Going back to the little problem I once experienced working for a leader who only had five number one priorities, consider the following as you ponder how a midlevel leader is going to meet metrics based solely on population data. The following is from The American Enterprise Institute and it shows the magnitude of the problem encountered when letting simple population metrics drive your diversity goals and objectives.

That is the actual snapshot underlying the failure of any organization to meet the demands of diversity bureaucrats. They always phrase the basis for their argument as one of simple metrics. To all of them it is a simple fact that minority representation should meet or exceed their percentage as a whole of the population. Midlevel leaders are fighting like hell to get and retain that 3.2% and they are competing against other organizations such as schools, banks, law offices, government and community organizers for that 3.2%. They are also fighting like hell to get and retain that 9.2%.

How many of that tiny group can the military attract? A surprising number if we fight like hell to offer them a free college education and follow on training in leadership and management. Retaining them after that is the problem because the aforementioned also very much want them and are willing to pay them a lot more and guarantee no further follow-on sea tours or unaccompanied years abroad at places like Guantanamo Bay, Afghanistan, Qatar, Djibouti, Iraq, Turkey or Korea.

The directive, the strategic implementation guidance and the diversity mafia demand the impossible. Given the numbers above, the midlevel leaders are already screwed by a system that is designed to keep basic minimum standards for commissioning and retaining leaders; far less actually promoting them once they're in the system. Everyday after that can only lead to lower and lower numbers as attrition through merit occurs because there is always attrition when the lowest performing 15%  are inevitably removed at the end of each trial period.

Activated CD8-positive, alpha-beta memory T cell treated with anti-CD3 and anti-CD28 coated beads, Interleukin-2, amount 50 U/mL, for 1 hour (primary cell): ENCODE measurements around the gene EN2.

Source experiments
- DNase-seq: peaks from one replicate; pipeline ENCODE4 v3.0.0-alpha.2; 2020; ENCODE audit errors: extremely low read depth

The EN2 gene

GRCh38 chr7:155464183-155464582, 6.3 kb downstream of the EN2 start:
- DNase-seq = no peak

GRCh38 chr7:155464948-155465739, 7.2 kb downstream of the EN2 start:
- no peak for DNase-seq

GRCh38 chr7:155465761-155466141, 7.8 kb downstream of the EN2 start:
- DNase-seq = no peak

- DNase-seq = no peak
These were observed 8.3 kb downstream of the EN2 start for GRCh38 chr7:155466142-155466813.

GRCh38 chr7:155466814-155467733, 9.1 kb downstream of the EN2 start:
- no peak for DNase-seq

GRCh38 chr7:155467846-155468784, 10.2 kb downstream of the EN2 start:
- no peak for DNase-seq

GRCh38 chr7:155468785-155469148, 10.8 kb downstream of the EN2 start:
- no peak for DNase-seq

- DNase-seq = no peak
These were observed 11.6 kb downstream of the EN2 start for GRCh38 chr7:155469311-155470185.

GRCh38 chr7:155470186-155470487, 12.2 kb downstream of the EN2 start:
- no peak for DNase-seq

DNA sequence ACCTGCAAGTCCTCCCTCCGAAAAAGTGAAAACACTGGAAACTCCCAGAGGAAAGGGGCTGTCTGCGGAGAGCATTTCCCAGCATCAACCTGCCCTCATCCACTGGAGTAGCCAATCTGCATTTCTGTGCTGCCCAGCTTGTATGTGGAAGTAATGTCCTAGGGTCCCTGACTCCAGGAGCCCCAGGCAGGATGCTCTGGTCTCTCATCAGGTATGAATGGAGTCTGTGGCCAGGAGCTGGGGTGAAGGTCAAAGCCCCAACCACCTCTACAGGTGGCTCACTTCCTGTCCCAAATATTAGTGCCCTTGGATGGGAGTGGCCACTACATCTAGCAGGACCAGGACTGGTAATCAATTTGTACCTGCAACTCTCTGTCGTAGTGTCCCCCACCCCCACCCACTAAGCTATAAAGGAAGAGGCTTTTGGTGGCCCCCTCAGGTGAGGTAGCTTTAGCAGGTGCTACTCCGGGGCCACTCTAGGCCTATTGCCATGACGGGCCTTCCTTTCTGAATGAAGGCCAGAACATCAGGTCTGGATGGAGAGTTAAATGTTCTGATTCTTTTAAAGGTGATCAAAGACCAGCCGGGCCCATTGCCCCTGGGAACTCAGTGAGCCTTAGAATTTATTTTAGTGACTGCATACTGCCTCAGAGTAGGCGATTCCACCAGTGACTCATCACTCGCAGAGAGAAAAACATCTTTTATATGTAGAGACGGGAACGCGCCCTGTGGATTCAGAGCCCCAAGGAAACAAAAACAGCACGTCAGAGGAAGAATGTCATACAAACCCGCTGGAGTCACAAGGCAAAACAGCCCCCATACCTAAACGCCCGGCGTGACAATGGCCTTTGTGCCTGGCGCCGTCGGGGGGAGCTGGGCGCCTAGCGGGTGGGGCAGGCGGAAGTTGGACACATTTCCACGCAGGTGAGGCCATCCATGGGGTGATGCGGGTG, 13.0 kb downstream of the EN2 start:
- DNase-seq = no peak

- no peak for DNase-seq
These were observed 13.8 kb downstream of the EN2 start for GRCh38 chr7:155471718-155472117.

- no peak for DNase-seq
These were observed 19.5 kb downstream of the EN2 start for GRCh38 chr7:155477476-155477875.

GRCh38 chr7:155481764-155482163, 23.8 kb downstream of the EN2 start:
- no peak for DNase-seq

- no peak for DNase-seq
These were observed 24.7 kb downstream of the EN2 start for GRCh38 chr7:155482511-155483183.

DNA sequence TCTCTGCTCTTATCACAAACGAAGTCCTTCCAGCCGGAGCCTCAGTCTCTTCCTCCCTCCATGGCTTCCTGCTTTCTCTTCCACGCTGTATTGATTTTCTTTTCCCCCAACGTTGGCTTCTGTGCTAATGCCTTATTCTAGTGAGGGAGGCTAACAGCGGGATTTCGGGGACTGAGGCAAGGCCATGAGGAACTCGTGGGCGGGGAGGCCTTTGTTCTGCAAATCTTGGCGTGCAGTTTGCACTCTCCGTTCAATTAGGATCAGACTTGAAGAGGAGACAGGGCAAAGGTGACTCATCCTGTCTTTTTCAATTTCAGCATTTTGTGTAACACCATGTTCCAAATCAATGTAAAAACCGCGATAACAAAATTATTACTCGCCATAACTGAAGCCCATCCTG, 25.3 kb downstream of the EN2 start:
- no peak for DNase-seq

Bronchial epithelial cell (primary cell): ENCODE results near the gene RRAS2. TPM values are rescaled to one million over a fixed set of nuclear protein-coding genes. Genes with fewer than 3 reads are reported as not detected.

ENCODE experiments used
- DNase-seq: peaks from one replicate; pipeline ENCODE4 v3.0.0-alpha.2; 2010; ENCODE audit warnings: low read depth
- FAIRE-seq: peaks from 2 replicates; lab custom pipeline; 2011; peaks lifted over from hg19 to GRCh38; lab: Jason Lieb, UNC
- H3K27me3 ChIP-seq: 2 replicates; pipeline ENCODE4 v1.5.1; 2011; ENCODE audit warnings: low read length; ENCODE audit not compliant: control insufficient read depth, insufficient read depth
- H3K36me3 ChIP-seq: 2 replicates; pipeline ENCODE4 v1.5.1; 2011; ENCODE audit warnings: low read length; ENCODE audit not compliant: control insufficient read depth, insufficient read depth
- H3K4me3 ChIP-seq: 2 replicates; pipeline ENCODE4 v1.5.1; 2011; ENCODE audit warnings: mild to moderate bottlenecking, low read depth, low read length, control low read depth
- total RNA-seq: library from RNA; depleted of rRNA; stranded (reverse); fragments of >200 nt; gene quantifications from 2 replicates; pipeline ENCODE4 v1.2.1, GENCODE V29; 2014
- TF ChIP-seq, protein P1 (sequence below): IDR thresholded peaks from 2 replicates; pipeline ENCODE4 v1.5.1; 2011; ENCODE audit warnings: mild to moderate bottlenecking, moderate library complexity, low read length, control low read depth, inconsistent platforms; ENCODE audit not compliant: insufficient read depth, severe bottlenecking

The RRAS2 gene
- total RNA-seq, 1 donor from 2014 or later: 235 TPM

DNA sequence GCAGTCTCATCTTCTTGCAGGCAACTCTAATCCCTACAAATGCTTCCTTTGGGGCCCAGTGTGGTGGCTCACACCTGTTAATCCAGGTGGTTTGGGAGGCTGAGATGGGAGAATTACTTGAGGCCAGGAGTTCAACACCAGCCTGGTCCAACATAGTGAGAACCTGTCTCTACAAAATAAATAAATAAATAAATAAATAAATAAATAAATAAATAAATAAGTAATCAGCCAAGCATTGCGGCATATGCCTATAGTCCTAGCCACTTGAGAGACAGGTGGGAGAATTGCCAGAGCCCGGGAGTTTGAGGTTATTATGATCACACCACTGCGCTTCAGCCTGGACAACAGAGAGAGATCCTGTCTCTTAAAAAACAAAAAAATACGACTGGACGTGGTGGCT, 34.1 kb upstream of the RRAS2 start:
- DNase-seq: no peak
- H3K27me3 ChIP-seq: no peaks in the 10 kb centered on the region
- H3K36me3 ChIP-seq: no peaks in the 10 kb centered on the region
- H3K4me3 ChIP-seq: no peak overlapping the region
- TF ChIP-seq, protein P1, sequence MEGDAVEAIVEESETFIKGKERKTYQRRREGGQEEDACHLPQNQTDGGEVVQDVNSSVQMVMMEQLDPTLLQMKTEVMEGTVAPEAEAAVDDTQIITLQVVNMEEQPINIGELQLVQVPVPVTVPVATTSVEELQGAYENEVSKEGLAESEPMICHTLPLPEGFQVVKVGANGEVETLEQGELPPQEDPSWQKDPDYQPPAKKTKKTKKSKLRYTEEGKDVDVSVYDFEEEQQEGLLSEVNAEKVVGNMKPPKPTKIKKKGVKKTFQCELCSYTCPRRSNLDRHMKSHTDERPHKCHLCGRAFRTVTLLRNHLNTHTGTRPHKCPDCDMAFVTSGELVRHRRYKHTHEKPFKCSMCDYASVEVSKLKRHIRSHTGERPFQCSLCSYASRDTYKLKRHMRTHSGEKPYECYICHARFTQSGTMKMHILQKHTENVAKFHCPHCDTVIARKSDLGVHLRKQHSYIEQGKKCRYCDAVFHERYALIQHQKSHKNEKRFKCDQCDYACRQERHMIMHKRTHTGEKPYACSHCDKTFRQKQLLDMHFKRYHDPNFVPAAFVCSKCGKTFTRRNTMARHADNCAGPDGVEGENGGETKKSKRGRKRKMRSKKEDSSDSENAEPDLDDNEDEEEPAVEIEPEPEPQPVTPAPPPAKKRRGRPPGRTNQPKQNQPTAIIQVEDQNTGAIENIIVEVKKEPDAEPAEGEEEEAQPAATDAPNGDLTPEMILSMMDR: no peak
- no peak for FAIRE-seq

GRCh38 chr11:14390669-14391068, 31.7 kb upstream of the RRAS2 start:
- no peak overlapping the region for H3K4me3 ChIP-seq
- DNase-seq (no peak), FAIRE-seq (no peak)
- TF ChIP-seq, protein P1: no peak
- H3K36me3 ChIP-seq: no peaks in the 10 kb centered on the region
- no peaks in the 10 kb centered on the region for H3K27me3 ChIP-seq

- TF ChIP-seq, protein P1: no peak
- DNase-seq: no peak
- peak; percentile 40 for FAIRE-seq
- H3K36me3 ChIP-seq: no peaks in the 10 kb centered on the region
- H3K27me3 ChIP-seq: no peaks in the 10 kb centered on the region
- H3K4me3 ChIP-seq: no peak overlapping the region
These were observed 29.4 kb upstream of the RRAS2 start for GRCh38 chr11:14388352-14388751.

What are the trial periods for officer accessions? Graduate high school. Graduate college in 4 years with a degree the military finds worthy. (I worked for and learned engineering from a LT who was a music major in college), pass the entry physical, pass entry level training as an officer, continue to pass the physicals annually, work sufficiently to pass the standards to get promoted on time every time. Don't get caught (see my On Navy Leadership page).

I understand and support the need for diversity. I don't see it as critical but that kind of thinking came out of the race riots of the late Vietnam War and may have its adherents to this day. I do think it is impossible, given the data, to create a professional organization "that looks like America" if merit, skill and professionalism are to remain the top 3 essentials for retention and promotion. A professional organization that discounts these will lead to disaster. You can see what happens when merit, skill and professionalism don't count anytime you care to look at America's enemies over the last 40 years. Sadly, you can also get a look at what our allied militaries look like now that they have totally discounted merit, skill and professionalism and look like the socialist workers ideal.

Surely the first test of life these days is getting passed Planned Parenthood. The next test is surely getting an education worthy of the name and life is just a matter or learning and applying knowledge as both increase over time. There isn't much room out there for illiterate people who are equally ignorant of math and science. It's not like we have vocational technical school tracks anymore.

No comments: